Great to have on-hand in the kitchen.

Add Kitty Litter to Retain Water

A box of kitty litter

Whether you have a cat or not, you may want to have some cat litter on hand if you’re a plant owner. Litter helps retain water, keeping your plants from drying out, and also aids in drainage and aeration. It is especially helpful for plants that will die when left in too much water, like succulents.

To use kitty litter, simply mix some kitty litter with your plant’s soil. The amount you should use will vary depending on the type of plant and the size of your pot, but your mixture should never be more than one-third cat litter. It’s also important to use a non-clumping, unscented and untreated type of kitty litter.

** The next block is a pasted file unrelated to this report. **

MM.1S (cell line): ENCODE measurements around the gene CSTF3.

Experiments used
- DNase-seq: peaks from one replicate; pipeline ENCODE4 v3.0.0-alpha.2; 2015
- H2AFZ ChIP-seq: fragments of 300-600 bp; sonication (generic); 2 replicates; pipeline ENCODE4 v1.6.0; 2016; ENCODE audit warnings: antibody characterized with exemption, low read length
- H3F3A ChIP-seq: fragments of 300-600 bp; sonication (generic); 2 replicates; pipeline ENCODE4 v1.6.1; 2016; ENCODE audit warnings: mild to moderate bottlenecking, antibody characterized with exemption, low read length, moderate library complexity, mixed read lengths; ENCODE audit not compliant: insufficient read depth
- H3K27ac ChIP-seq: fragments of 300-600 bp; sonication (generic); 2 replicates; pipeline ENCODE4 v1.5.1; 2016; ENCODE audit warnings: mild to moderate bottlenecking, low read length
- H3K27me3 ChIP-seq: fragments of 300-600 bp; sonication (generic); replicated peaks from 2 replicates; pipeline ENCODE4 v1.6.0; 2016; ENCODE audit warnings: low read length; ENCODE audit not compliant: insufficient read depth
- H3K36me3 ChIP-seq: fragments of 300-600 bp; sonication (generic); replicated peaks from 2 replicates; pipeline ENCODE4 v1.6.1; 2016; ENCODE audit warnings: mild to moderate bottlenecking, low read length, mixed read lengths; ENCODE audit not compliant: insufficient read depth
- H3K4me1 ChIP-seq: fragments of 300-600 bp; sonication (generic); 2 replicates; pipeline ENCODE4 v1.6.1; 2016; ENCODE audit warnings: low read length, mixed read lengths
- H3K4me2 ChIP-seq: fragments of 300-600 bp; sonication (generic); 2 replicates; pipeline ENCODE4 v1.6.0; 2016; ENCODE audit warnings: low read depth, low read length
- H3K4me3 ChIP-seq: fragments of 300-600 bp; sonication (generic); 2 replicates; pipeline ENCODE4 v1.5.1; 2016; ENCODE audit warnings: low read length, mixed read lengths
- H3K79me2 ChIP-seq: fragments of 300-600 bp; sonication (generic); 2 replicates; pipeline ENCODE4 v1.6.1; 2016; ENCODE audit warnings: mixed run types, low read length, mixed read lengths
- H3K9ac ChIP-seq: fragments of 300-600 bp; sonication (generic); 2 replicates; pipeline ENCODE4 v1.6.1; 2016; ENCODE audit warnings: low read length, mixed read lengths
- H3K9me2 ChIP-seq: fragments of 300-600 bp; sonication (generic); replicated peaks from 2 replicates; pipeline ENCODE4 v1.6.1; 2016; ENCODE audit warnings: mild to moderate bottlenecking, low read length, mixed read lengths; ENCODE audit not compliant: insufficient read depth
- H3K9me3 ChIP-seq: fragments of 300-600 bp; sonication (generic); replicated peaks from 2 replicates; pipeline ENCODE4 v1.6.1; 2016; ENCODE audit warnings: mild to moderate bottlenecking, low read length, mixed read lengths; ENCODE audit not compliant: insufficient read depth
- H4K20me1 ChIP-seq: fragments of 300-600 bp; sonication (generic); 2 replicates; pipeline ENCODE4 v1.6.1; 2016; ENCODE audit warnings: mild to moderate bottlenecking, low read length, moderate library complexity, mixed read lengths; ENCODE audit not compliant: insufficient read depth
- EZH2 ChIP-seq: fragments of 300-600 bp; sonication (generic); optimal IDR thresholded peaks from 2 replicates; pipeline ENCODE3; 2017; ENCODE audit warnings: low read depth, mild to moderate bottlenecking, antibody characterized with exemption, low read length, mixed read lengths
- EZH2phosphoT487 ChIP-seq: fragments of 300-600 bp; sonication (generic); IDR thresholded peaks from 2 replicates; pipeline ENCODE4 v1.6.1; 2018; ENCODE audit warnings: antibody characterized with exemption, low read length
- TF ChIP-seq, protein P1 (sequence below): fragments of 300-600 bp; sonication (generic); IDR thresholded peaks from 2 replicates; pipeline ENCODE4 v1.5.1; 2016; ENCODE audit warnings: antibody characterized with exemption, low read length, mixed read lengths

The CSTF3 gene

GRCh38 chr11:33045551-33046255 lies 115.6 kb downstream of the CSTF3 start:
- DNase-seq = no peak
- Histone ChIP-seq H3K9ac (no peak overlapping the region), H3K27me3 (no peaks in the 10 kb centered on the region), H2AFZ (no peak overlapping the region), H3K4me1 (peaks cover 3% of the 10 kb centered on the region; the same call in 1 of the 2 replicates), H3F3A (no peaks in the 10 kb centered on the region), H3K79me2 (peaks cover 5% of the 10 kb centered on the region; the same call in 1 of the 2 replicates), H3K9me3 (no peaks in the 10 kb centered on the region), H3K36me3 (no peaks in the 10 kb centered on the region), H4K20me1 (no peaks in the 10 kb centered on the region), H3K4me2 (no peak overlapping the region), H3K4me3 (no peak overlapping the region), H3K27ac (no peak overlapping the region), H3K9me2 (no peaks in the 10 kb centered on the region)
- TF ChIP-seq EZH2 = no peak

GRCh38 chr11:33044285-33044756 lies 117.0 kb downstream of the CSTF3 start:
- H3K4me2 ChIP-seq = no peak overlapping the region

Naturally Fresh Cat Litter

This natural cat litter is great for kitties and plants.

Plants can be tricky to take care of, and every one has different needs. By using these hacks, you’ll be able to keep your plants healthy and thriving year after year with items and ingredients you probably already have at home.

Anne Taylor Anne Taylor
Anne Taylor is a writer with a BA in Journalism and a passion for storytelling. Her work has been published on a variety of websites including Mental Floss and Well + Good, and she recently published her first novel, What it Takes to Lose. When she's not writing, Anne loves to travel (19 countries and counting), spend time outside, and play with her dog, Pepper. Read Full Bio »